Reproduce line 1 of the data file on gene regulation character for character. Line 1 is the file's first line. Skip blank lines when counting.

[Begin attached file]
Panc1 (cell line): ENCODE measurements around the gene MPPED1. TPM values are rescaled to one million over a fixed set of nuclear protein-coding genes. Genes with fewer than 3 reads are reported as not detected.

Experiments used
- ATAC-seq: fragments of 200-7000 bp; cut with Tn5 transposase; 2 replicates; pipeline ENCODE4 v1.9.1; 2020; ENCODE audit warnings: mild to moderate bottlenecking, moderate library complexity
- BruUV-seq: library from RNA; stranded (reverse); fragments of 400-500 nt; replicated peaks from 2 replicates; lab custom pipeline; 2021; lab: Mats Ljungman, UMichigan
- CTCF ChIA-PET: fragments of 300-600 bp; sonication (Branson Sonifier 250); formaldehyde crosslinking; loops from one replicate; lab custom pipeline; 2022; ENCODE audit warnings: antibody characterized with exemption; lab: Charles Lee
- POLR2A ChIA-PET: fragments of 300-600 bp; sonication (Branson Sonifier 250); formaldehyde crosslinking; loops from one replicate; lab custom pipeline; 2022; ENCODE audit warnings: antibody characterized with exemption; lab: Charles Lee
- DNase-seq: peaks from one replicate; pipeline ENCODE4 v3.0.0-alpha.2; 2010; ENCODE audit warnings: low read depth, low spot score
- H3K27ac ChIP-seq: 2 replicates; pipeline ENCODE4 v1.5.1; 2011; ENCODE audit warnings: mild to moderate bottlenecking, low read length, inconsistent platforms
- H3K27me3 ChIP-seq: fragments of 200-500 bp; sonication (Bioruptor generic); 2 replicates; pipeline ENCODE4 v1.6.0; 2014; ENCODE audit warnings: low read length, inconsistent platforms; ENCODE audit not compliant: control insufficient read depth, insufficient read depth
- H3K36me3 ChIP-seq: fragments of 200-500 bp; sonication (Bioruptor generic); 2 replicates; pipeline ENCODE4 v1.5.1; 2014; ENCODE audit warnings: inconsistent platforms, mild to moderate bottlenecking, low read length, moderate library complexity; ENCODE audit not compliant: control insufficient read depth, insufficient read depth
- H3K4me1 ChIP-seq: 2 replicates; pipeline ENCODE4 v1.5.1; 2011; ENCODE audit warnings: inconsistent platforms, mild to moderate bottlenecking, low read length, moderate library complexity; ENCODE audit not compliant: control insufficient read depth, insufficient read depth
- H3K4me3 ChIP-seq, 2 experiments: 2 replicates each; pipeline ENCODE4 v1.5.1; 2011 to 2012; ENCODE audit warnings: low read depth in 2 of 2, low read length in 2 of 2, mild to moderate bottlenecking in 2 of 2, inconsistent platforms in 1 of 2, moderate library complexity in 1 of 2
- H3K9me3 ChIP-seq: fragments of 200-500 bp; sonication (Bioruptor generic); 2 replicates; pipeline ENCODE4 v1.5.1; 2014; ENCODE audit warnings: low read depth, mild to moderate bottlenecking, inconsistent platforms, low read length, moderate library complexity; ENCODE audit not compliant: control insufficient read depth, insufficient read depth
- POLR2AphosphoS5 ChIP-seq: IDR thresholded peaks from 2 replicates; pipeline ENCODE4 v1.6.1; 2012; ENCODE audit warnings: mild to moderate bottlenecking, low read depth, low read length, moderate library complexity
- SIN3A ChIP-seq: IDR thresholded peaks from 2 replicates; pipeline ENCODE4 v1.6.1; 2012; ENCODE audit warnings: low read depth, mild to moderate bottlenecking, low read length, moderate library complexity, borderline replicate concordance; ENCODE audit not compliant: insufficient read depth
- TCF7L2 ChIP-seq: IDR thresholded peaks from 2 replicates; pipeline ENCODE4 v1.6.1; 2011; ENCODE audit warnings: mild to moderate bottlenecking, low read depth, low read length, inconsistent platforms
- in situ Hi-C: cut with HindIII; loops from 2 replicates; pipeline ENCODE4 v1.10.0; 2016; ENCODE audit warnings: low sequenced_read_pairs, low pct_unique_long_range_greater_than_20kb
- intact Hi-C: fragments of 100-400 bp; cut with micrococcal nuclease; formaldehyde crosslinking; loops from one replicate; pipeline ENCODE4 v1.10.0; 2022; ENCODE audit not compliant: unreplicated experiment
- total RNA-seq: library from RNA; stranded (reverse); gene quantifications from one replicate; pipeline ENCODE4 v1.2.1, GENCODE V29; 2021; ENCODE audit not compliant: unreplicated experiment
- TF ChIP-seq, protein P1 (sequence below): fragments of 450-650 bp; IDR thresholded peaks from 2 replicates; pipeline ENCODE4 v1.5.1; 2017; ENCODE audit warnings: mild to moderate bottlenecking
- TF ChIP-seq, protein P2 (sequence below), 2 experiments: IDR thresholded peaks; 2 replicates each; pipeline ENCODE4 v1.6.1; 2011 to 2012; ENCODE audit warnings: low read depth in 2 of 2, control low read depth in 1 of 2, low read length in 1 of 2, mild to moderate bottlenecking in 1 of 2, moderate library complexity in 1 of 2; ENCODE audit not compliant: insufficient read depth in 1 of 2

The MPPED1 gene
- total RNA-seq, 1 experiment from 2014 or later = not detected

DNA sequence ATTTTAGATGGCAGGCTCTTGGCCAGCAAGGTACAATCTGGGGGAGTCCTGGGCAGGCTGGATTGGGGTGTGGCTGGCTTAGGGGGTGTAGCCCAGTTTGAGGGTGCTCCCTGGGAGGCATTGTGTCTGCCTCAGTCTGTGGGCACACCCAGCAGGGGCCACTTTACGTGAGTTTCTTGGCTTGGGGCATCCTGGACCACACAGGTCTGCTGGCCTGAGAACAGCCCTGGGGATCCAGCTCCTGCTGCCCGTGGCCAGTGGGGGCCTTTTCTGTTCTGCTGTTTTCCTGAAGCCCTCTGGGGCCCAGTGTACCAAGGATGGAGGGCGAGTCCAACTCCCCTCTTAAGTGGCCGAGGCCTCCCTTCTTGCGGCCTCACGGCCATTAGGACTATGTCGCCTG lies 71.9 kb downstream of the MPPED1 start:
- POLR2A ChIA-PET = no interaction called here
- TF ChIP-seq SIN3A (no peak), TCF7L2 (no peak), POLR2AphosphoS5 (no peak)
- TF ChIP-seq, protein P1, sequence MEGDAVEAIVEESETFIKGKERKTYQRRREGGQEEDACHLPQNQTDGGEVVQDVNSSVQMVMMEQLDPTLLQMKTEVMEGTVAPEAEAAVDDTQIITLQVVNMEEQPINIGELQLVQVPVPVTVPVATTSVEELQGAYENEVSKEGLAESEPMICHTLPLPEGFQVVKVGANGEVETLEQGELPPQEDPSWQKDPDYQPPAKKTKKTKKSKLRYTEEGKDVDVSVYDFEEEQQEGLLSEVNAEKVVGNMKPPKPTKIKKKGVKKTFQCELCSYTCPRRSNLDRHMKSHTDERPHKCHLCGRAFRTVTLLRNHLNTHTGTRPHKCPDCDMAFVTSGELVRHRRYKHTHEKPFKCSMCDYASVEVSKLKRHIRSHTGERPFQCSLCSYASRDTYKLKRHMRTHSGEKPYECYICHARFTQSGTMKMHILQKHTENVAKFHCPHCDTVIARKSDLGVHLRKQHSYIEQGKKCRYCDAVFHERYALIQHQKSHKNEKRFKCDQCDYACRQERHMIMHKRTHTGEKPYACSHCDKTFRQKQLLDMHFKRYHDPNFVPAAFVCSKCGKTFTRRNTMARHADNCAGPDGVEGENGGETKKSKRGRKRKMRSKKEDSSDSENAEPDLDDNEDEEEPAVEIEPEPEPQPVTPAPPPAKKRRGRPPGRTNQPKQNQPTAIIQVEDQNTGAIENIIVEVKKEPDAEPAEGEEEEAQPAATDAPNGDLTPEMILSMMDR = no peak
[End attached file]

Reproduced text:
Panc1 (cell line): ENCODE measurements around the gene MPPED1. TPM values are rescaled to one million over a fixed set of nuclear protein-coding genes. Genes with fewer than 3 reads are reported as not detected.